A Thought About OPOV

I dunno…too harsh? Naw!

Anyone in the #writingcommunity who believes that Omniscient POV within scenes—sans any commentary from the invisible narrator—(also known as, gasp, ‘head-hopping’) is inherently *bad* or archaic, should read just about any chapter (including the opening) of the novel Her Fearful Symmetry from Audrey Niffenegger (2009).*

And then, respectfully, they should STFU about it.

Per Brandon Sanderson:

“The last, and this is the hardest to do, but it is brilliant when it works. This is the Dune style. True, power omniscient, which is where you come in and say, ‘I’m going to withhold no information from the reader. I am going to show everyone’s thoughts. I am going to head hop.’ So in a given paragraph, you are limited. That’s it. Next paragraph could be another character’s viewpoint and thoughts, and jumping from person to person to person in a given scene.” (emphasis added)

Best, _Mark

*-And yes, I’m aware that Ms. Niffenegger herself describes her POV as ‘Close Third-Person, with shifting characaters’. But, that is playing semantics, in my opinion. Anytime you are telling a story by going inside the head of multiple characters, that is an omniscient narrator, since only an omniscient narrator could do that.

Consider, GRRM’s Song of Fire and Ice, which has THIRTY-TWO different point-of-view characters through five novels. Do we still call that “limited third-person”? I call bullshit.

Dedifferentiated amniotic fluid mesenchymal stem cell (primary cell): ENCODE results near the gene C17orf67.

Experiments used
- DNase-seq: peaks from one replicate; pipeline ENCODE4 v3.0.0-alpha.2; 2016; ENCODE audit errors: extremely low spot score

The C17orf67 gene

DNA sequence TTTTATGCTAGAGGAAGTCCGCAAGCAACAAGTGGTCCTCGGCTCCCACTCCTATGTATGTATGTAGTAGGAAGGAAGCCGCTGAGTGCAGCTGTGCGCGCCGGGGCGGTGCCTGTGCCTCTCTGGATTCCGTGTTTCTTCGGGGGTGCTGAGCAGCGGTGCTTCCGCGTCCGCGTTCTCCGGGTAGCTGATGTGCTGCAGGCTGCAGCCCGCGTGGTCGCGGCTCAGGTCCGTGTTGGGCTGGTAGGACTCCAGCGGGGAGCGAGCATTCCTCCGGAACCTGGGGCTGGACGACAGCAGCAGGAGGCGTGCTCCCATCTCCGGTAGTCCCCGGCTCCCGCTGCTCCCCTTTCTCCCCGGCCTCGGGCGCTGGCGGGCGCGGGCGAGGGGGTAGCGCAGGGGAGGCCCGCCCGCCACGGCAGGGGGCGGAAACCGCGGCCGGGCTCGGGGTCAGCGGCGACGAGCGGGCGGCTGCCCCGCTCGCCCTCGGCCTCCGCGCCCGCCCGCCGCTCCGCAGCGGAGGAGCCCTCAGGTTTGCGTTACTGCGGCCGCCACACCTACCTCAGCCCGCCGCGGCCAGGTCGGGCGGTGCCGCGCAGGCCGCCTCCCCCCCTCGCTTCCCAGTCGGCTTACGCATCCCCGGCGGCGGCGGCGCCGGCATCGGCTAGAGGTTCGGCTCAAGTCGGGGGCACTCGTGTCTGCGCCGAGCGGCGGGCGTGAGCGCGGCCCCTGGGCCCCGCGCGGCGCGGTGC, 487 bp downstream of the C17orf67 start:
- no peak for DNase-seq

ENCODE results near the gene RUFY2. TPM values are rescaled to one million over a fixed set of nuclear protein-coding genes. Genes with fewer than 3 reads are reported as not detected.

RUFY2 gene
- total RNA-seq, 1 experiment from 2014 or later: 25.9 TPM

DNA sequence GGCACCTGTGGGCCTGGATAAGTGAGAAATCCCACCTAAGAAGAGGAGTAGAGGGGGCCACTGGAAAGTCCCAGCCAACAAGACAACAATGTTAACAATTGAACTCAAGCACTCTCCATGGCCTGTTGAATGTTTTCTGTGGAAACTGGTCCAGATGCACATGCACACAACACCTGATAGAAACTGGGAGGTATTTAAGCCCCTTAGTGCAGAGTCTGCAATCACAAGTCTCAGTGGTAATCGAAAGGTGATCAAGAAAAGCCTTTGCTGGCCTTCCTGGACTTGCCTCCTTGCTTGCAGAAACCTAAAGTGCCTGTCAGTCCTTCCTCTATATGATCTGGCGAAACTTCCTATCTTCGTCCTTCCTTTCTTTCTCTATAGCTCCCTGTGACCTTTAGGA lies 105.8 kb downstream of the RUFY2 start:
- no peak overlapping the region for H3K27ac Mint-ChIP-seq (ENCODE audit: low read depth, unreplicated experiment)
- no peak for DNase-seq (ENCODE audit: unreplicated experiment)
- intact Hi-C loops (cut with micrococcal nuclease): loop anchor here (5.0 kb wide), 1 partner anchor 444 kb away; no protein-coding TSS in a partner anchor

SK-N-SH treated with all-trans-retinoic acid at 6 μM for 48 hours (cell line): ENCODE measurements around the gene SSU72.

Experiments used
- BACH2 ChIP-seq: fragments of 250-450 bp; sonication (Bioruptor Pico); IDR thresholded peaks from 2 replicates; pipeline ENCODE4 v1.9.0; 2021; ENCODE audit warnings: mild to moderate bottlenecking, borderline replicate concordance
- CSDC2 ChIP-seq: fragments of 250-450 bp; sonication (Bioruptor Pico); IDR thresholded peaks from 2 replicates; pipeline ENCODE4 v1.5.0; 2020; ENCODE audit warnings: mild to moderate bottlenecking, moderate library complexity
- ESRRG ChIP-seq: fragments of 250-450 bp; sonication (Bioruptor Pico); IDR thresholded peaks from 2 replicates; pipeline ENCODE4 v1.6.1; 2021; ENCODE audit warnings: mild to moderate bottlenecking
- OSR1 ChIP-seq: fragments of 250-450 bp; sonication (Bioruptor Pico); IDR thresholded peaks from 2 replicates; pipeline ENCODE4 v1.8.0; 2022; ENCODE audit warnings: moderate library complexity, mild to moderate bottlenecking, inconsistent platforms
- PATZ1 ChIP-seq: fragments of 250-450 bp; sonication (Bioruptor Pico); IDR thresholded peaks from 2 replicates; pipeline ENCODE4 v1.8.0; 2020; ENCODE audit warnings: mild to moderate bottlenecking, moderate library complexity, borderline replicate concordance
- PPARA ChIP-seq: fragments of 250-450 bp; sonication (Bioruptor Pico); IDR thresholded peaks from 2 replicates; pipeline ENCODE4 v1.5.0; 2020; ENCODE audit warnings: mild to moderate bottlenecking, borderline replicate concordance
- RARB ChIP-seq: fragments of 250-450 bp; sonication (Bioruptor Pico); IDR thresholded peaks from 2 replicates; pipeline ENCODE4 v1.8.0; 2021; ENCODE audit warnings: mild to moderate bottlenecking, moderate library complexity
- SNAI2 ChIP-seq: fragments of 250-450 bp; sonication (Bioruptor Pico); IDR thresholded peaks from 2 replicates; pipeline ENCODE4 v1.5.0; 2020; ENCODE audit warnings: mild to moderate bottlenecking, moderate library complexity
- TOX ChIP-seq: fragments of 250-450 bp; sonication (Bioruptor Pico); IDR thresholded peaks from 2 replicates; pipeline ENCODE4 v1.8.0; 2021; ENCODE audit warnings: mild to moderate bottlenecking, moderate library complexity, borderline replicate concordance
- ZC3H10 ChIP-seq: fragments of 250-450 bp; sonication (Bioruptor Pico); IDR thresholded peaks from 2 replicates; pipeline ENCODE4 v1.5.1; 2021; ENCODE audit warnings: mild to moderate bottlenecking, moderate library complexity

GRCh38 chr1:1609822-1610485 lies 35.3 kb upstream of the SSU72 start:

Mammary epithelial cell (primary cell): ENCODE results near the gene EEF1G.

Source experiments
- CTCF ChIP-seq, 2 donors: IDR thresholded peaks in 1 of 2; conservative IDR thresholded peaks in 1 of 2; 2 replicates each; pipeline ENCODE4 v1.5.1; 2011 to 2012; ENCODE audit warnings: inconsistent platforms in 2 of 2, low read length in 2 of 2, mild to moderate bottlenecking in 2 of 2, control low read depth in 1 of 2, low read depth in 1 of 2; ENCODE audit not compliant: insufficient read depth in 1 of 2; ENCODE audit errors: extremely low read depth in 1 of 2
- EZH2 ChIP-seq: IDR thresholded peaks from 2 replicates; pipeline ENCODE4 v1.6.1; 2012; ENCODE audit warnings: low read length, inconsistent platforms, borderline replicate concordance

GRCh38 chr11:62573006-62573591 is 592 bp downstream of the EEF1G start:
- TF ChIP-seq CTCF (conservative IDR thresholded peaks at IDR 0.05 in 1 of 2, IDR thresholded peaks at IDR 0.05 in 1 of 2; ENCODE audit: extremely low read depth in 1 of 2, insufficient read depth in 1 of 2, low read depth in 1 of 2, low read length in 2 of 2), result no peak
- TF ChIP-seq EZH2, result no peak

For the record, Sanderson draws the line at changing viewpoints within a scene as being the demarcation point. If you are doing that, you are in omniscient. If it is one viewpoint per scene, it’s third-person limited.

As Second Acts Go…

Well, phase two of my life is complete. To wit:

i) (Most importantly) Both of my sons are now grown adults, firmly established in initial careers and thriving on their own.
ii) I’ve wrapped up all of my TO-DOs from my previous professional career(s); and
iii) I have also finished the initial output of my creative writing practice. In just two-and-a-half years I’ve created an indie publishing company and released two works, an epic novel and a comic.

My anthology comic, “Wondrous Stories Comics” is available on Drive-Thru Comics (https://tinyurl.com/yhj2nep6), free for a limited time. If you like silver/bronze age collections of tales of the weird and fantastical, it might scratch that itch. I worked with nearly a dozen artists, who were from 5 different countries on three different continents. And one of its stories introduces my neurodivergent hero, THE PRECEPT. Here’s what one of the most respected writers in the comic industry says about my creation.

“”Not a dream, not what you’re expecting, but what you need.
The Precept is the start of something special by Mark Harbinger. Get in on it now.”
— Ron Marz (DC/Marvel/Image/Dark Horse)

The Precept

The Precept’s origin is told in my epic ‪#Fantasy novel, The Be(k)nighted—for sale wherever paperbacks are sold (NOTE: Seattle Book Review, Online Book Club, and Portland Book Review gave it 13 of 14 stars, combined).

Continue reading “As Second Acts Go…”